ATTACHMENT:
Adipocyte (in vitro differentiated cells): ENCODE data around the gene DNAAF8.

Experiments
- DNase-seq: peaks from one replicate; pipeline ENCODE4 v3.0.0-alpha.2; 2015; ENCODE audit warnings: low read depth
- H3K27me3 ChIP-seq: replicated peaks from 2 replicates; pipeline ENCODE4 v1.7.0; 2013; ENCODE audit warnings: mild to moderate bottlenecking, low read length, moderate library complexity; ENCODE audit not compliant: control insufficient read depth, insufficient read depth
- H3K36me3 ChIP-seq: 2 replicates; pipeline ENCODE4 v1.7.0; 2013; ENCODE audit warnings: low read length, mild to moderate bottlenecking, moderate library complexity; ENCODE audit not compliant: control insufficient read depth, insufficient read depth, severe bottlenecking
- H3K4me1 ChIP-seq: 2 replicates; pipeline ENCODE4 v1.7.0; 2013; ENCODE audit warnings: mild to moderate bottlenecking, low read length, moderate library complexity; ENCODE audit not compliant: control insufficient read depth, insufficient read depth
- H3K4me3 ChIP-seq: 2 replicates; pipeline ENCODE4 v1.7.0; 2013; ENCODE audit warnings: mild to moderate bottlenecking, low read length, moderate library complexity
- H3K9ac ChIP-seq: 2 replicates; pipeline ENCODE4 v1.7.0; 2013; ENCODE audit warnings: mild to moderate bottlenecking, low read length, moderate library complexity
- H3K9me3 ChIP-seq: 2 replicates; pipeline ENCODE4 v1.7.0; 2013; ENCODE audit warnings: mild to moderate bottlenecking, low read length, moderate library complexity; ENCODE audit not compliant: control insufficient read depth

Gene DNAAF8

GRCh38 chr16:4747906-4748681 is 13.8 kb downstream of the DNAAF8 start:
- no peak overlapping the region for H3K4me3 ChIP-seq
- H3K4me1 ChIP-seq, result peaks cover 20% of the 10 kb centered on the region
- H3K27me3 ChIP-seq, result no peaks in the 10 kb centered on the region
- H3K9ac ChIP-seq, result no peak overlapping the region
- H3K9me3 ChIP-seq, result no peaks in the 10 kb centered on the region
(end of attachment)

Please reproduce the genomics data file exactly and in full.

Adipocyte (in vitro differentiated cells): ENCODE data around the gene DNAAF8.

Experiments
- DNase-seq: peaks from one replicate; pipeline ENCODE4 v3.0.0-alpha.2; 2015; ENCODE audit warnings: low read depth
- H3K27me3 ChIP-seq: replicated peaks from 2 replicates; pipeline ENCODE4 v1.7.0; 2013; ENCODE audit warnings: mild to moderate bottlenecking, low read length, moderate library complexity; ENCODE audit not compliant: control insufficient read depth, insufficient read depth
- H3K36me3 ChIP-seq: 2 replicates; pipeline ENCODE4 v1.7.0; 2013; ENCODE audit warnings: low read length, mild to moderate bottlenecking, moderate library complexity; ENCODE audit not compliant: control insufficient read depth, insufficient read depth, severe bottlenecking
- H3K4me1 ChIP-seq: 2 replicates; pipeline ENCODE4 v1.7.0; 2013; ENCODE audit warnings: mild to moderate bottlenecking, low read length, moderate library complexity; ENCODE audit not compliant: control insufficient read depth, insufficient read depth
- H3K4me3 ChIP-seq: 2 replicates; pipeline ENCODE4 v1.7.0; 2013; ENCODE audit warnings: mild to moderate bottlenecking, low read length, moderate library complexity
- H3K9ac ChIP-seq: 2 replicates; pipeline ENCODE4 v1.7.0; 2013; ENCODE audit warnings: mild to moderate bottlenecking, low read length, moderate library complexity
- H3K9me3 ChIP-seq: 2 replicates; pipeline ENCODE4 v1.7.0; 2013; ENCODE audit warnings: mild to moderate bottlenecking, low read length, moderate library complexity; ENCODE audit not compliant: control insufficient read depth

Gene DNAAF8

GRCh38 chr16:4747906-4748681 is 13.8 kb downstream of the DNAAF8 start:
- no peak overlapping the region for H3K4me3 ChIP-seq
- H3K4me1 ChIP-seq, result peaks cover 20% of the 10 kb centered on the region
- H3K27me3 ChIP-seq, result no peaks in the 10 kb centered on the region
- H3K9ac ChIP-seq, result no peak overlapping the region
- H3K9me3 ChIP-seq, result no peaks in the 10 kb centered on the region